324. Memorandum From Curtis W. Kamman of the Planning and Coordination Staff to the Under Secretary of State (Irwin)1
- USC Paper on China Trade and Travel
We have received word from Mr. Packard’s staff at Defense that Mr. Packard has looked at the language of the Committee’s recommendation on exports,2 and feels that he did not agree to identify parity with the Soviet Union even as a goal.
All of the State representatives present believe Mr. Packard stated no objection to the goal, but merely to the idea that we should seek approval at this time to move all the way to the goal. The NSC Staff representatives have informally confirmed our understanding of the sense of the meeting on this point.[Page 839]
I recommend that you call Mr. Packard to urge that the present language be left intact. The main advantage of the present formulation is that it permits steady progress toward the goal of parity without a series of new decisions by the President. The next decision by the President would not be required until the Committee reaches an impasse over whether the political gain of parity with the Soviets outweighs strategic considerations with respect to the small number of general license items still treated differently for the two countries.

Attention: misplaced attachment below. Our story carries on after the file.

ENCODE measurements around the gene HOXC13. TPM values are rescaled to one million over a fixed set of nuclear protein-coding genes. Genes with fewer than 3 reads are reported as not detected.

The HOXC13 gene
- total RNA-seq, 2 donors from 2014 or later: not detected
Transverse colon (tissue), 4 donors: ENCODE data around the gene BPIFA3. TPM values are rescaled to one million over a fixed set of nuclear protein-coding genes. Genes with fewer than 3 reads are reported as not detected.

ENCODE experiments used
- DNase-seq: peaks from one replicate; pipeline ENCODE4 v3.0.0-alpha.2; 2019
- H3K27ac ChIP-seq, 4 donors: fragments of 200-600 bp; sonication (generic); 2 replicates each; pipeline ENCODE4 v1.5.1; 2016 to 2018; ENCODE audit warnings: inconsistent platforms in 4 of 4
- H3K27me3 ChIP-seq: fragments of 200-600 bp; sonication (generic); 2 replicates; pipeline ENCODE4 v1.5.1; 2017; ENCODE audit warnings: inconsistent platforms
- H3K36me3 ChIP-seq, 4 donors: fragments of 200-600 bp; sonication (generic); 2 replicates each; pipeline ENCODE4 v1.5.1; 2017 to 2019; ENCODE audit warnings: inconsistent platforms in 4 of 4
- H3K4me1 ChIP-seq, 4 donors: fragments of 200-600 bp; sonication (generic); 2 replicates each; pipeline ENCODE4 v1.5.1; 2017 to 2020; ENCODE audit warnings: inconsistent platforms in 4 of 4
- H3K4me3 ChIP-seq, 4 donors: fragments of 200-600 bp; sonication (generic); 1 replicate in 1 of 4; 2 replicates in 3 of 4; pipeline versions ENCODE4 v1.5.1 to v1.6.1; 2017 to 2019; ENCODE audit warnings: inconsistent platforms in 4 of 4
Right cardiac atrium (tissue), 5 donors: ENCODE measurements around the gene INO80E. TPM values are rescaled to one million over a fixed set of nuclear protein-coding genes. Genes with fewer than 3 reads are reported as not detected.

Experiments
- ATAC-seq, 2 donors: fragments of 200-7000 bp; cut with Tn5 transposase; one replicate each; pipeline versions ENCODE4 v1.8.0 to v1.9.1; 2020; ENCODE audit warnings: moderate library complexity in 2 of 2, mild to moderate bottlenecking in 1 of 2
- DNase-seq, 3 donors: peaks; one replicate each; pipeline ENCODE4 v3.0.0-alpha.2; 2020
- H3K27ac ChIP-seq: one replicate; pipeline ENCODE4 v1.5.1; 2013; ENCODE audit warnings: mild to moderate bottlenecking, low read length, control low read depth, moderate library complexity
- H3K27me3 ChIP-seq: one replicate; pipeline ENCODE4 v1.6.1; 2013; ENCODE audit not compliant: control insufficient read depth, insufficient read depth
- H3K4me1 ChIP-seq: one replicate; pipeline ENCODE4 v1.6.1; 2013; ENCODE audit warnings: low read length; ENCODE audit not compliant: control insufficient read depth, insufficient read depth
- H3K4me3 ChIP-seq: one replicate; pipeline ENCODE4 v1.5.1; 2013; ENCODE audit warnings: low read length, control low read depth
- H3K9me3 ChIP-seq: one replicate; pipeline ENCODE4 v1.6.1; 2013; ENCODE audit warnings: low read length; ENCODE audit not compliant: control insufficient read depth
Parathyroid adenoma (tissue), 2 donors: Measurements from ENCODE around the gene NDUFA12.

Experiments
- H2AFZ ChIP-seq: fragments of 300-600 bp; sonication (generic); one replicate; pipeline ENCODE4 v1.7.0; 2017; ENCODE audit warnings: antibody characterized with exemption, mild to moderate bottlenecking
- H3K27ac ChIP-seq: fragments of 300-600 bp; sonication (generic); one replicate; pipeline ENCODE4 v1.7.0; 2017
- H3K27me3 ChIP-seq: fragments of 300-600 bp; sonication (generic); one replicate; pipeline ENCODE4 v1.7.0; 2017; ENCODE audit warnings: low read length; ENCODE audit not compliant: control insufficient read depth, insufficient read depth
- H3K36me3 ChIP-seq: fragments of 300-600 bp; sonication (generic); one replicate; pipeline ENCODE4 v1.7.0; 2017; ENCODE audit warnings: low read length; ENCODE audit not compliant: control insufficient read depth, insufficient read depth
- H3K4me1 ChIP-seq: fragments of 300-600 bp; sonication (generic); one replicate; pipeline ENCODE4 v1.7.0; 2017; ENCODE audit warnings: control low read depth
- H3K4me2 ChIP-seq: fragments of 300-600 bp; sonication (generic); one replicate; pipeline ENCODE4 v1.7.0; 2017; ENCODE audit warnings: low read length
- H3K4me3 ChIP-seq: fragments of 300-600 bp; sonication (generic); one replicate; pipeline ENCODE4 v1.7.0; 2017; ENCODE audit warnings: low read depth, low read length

If Mr. Packard cannot be persuaded on this point, which we have not been able to resolve with staff-level officials at Defense, you may wish to suggest either that he register his dissent directly with the White House, or that his view be noted in a follow-on memorandum from you as chairman of the Committee. I would be glad to give you any additional oral briefing you may wish before calling Mr. Packard.
The language to which Defense objects is underlined on page 4 of the attached copy of the USC study.3
- Source: National Archives, RG 59, S/S Files: Lot 73 D 288, NSC Under Secretaries Miscellaneous Memoranda 1971-1972. Secret; Sensitive. Drafted by Kamman on February 26. At the top of the first page is a handwritten note: “Laird lunch 3/1/71.” On March 1 Kissinger attended “Laird’s lunch on FY 73 fiscal guidance.” (Library of Congress, Manuscript Division, Kissinger Papers, Box 438, Miscellany, 1968-76, Record of Schedule) No other record of the lunch has been found.↩
- Document 322.↩
- In the attached copy of Document 322, the language in the section on Exports beginning with “The Committee’s objective” and ending with “Specifically, therefore” is underlined by hand and set off in brackets.↩